So this essay regarding virtual causality is an extension of this same avenue of considerations and concerns by burrowing down into one more layer of the onion — just one more piece of the puzzle, one more way to evaluate the current predicament...and perhaps begin navigating our way out of it. It seems to me that recognizing the cognitive distortions behind causal misattribution, masking and forcing are a central consideration for any remedy in the short and long term. These are the specific drivers underlying much of the evil in the world, perpetuating false promises that will only lead us over the cliff of our own demise. And in order to operationalize more constructive, prosocial, compassion-centered values, relationships and institutions on any scale — that is, to counter the corrosive troika and promote the greatest good, for the greatest number, for the greatest duration — we must address those cognitive distortions head on. We must end the reign of lies, and reinstate a more honest, open and well-reasoned relationship with causality. We must resist the false reality we are being sold, and open our eyes, hearts, spirits and minds to what really is.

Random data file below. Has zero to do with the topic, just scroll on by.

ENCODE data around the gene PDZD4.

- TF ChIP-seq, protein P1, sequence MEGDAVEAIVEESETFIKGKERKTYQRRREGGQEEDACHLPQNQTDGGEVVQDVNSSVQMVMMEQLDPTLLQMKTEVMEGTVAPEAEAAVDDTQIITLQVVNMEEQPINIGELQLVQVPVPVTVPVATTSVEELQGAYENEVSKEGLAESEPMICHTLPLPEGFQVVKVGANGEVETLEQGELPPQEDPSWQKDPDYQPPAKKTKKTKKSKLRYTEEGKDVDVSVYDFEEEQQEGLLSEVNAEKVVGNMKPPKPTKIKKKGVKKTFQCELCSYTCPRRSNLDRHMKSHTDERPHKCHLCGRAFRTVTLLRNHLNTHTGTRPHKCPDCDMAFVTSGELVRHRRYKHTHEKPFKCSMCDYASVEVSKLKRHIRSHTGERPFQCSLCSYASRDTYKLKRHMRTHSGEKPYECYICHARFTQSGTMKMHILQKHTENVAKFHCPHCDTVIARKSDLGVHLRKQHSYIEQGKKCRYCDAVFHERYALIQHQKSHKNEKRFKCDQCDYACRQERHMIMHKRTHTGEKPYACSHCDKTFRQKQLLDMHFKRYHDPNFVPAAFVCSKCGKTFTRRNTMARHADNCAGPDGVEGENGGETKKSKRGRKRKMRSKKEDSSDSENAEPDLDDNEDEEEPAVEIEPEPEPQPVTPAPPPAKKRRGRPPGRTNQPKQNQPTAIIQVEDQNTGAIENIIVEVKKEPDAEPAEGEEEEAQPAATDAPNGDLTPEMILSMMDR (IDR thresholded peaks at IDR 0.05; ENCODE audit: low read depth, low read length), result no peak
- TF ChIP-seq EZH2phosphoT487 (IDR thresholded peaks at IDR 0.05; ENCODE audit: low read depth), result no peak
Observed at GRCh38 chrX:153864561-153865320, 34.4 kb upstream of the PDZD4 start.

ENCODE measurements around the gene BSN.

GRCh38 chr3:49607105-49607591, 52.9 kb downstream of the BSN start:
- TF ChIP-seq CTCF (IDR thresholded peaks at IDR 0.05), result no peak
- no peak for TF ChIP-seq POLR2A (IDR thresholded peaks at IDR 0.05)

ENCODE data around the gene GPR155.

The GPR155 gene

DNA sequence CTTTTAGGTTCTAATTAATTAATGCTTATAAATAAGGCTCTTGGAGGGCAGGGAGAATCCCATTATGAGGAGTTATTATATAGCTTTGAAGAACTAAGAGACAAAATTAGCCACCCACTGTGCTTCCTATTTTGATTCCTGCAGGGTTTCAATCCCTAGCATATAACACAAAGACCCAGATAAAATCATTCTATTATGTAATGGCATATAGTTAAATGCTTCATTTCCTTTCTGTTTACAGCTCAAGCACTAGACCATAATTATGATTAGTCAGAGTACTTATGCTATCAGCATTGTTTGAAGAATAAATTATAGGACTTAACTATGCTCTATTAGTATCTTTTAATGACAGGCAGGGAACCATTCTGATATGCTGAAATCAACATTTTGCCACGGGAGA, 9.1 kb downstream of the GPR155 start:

How do we do this? Well, my own life's work describes one avenue, through which I advocate specific individual and collective efforts to reverse our downward spiral. But as I cruise around the Internet from day to day, I encounter countless and varied ideas, practices and resources supportive of positive change. Really, the answers are already out there, just waiting for us to embrace them. All we really need to do to begin this journey is let go of the causal misattributions, masking and forcing that intrinsically fuel our perpetual fear, mistrust, anger and groupthink, and turn instead toward what is verifiably true — as complex, nuanced, ambiguous and counterintuitive as that truth may be. And there are already meaningful efforts along these lines within some disciplines — Freakonomics comes to mind — that model ways to peak through the veil of our mistaken assumptions and beliefs. We just require more of these, across all disciplines and all media, along with open accessibility and the encouragement to seek them out. How hard could this be...?